If anyone had any doubts about how difficult the politics of banking reform and planning would be for the Conservatives, they’ll be dispelled by a glance at a couple of tomorrow’s front pages.
‘Osborne to let banks off the hook—for now’ screams The Independent. This a reference to the Chancellor’s plans to consult with the banks on the conclusions of the Vickers report—which the government has seen but is officially published tomorrow morning.
The political problem for Osborne is that anything other than the immediate implementation of Vickers’ recommendations will be seen as a favour to the banks. But pushing the reforms through now could undermine an already weak economy.
Meanwhile the Telegraph is continuing its campaign against the coalition’s planned simplification of the planning system. Its splash is ‘Planning Minister’s pact with property developers’. It is a sign of how determined the opposition to these changes is going to be and a reminder of one of the oddities of life, that so many people who consider themselves free-marketers are staunch defenders of that most socialist of concepts—planning.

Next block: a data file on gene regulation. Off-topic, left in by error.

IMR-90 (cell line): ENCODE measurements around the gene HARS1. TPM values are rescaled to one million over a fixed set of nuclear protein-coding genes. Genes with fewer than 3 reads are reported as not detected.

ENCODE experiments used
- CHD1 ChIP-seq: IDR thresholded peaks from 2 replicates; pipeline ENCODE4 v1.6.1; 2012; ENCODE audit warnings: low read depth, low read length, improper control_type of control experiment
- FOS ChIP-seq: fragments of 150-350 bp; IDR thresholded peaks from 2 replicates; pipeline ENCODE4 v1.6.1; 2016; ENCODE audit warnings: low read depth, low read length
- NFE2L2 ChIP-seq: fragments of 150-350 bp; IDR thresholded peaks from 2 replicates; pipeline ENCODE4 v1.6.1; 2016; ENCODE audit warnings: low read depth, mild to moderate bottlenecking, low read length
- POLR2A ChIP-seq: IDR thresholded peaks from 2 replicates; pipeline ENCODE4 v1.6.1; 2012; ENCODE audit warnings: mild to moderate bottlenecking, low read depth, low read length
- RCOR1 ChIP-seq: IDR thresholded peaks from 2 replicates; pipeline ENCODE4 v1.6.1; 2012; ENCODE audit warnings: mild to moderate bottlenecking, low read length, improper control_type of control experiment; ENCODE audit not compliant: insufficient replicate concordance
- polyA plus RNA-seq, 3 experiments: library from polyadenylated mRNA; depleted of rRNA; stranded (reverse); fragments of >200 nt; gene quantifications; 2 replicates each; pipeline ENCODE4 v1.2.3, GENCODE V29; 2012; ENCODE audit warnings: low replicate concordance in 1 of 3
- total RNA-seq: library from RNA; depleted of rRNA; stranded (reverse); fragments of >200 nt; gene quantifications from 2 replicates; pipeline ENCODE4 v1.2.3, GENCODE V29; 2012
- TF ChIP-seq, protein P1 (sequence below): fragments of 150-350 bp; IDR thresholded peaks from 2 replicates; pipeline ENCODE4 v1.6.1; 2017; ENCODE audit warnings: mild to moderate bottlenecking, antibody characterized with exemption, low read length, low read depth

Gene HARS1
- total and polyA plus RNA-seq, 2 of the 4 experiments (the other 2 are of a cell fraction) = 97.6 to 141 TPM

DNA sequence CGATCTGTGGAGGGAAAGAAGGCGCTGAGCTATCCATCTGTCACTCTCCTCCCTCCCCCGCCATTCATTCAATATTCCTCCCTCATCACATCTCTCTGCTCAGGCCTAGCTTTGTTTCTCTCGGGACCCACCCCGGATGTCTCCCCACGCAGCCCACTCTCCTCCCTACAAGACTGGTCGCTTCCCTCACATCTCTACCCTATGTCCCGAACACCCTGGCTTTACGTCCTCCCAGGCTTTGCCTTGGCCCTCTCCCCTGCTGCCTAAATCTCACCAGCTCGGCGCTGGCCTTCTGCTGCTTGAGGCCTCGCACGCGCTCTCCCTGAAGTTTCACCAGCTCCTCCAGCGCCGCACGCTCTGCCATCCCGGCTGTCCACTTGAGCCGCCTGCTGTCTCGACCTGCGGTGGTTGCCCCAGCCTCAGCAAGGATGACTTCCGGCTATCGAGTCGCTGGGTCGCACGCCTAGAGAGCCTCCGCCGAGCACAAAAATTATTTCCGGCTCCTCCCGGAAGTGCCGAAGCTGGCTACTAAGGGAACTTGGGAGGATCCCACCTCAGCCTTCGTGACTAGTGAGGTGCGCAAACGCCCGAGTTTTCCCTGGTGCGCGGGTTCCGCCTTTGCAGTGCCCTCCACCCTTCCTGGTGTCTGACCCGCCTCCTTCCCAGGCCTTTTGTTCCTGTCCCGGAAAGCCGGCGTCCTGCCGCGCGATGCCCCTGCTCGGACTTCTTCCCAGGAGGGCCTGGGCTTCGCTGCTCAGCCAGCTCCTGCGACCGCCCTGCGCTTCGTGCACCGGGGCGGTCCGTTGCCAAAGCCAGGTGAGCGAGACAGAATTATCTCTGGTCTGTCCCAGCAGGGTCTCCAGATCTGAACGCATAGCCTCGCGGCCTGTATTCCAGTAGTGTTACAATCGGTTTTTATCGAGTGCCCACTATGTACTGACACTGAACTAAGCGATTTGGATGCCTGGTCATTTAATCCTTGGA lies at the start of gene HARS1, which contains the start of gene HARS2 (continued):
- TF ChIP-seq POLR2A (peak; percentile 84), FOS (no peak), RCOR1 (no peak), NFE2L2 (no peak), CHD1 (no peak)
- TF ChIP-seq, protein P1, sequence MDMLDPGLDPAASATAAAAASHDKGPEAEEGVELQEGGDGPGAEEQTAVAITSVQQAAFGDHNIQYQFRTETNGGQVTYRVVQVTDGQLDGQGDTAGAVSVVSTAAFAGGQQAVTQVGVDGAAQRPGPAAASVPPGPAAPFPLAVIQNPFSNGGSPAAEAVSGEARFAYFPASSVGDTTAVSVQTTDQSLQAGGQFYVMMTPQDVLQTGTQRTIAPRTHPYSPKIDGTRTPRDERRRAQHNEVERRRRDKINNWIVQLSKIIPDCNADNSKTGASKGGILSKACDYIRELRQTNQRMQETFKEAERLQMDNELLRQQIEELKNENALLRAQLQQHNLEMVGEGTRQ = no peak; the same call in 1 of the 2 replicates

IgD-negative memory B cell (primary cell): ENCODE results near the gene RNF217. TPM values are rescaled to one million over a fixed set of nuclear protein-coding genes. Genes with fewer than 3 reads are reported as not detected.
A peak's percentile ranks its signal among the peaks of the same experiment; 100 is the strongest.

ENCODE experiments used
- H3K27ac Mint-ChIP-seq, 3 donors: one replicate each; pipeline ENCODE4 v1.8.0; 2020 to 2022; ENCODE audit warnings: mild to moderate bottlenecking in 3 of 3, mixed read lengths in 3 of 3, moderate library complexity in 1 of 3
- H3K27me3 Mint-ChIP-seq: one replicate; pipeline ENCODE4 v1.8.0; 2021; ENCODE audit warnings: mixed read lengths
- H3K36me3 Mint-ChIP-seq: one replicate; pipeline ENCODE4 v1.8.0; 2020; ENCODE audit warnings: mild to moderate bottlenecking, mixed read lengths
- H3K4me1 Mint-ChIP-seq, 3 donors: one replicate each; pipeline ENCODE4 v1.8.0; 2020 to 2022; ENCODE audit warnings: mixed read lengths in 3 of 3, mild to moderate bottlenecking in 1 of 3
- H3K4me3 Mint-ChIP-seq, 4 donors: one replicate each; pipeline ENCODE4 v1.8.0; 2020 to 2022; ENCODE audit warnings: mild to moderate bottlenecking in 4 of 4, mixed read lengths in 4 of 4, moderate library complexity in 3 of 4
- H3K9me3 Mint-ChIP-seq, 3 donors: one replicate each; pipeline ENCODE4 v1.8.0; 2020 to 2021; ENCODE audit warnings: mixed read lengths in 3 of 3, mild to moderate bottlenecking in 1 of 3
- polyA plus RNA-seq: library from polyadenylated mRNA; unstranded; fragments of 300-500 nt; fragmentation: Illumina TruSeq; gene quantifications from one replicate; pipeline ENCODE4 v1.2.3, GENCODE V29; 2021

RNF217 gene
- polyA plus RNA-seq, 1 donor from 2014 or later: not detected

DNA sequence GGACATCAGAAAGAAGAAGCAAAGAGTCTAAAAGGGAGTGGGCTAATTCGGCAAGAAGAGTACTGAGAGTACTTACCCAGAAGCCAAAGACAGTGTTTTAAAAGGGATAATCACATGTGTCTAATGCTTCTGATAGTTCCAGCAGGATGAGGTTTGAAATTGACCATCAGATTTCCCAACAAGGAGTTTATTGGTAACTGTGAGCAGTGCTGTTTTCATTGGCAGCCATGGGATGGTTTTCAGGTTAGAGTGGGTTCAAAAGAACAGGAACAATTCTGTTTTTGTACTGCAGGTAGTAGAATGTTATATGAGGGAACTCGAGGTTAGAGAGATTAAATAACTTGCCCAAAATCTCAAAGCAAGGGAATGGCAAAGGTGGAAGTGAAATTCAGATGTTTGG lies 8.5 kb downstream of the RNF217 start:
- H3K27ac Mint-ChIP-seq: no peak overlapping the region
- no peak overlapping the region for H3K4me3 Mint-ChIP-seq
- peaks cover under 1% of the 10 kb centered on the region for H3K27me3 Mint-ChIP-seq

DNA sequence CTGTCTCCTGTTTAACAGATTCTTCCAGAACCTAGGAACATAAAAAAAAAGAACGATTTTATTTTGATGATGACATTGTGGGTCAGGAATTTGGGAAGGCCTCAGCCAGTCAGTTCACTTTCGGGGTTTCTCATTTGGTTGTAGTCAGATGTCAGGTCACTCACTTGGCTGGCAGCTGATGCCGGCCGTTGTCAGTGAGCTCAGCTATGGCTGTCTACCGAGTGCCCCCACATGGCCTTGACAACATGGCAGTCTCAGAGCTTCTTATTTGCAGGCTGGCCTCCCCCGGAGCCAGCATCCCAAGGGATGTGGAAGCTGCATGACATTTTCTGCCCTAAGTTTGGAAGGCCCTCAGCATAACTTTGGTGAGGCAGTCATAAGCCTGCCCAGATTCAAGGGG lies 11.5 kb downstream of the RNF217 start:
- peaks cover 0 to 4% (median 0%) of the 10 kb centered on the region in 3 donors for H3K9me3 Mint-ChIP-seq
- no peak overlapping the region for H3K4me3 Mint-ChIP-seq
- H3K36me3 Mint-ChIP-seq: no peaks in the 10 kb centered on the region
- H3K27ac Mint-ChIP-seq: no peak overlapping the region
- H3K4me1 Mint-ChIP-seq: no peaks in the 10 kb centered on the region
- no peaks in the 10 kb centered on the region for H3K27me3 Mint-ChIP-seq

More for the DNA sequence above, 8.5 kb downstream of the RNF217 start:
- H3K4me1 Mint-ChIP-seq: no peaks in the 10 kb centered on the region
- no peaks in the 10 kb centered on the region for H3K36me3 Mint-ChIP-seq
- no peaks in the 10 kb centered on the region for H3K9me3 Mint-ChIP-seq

I still think the coalition won’t back down on planning reform because of how crucial it is to its plans for both growth and housing. Indeed, there are no signs of Number 10—which does have a tendency to u-turn—going wobbly on the matter.